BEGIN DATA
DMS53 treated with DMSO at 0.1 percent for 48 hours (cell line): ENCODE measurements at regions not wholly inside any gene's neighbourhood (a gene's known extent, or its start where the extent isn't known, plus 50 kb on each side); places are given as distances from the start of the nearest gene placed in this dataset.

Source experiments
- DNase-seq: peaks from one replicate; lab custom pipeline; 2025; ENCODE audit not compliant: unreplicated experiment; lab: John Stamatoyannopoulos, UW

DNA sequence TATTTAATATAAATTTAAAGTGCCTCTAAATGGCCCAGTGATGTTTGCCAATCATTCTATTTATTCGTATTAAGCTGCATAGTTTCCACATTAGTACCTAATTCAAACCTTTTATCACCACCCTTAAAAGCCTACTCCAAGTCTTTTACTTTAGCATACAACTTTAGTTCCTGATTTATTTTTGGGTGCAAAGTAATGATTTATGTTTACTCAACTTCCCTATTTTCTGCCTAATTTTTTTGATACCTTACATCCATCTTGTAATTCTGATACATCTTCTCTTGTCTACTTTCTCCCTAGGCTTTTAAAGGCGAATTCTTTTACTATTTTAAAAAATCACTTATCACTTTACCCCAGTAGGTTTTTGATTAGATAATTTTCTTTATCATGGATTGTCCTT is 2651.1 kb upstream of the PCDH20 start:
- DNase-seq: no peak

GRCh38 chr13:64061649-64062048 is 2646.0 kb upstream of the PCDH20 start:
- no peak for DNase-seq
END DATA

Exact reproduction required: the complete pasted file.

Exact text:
DMS53 treated with DMSO at 0.1 percent for 48 hours (cell line): ENCODE measurements at regions not wholly inside any gene's neighbourhood (a gene's known extent, or its start where the extent isn't known, plus 50 kb on each side); places are given as distances from the start of the nearest gene placed in this dataset.

Source experiments
- DNase-seq: peaks from one replicate; lab custom pipeline; 2025; ENCODE audit not compliant: unreplicated experiment; lab: John Stamatoyannopoulos, UW

DNA sequence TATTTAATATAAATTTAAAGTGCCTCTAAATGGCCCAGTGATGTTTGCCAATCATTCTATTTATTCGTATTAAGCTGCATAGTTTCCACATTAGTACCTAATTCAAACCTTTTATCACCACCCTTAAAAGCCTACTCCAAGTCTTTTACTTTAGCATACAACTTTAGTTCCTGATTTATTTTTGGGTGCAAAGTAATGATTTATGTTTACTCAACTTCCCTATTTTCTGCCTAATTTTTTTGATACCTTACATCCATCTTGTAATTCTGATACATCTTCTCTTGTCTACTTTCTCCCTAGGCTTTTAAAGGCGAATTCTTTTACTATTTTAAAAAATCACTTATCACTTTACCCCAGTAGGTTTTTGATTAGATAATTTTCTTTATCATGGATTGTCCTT is 2651.1 kb upstream of the PCDH20 start:
- DNase-seq: no peak

GRCh38 chr13:64061649-64062048 is 2646.0 kb upstream of the PCDH20 start:
- no peak for DNase-seq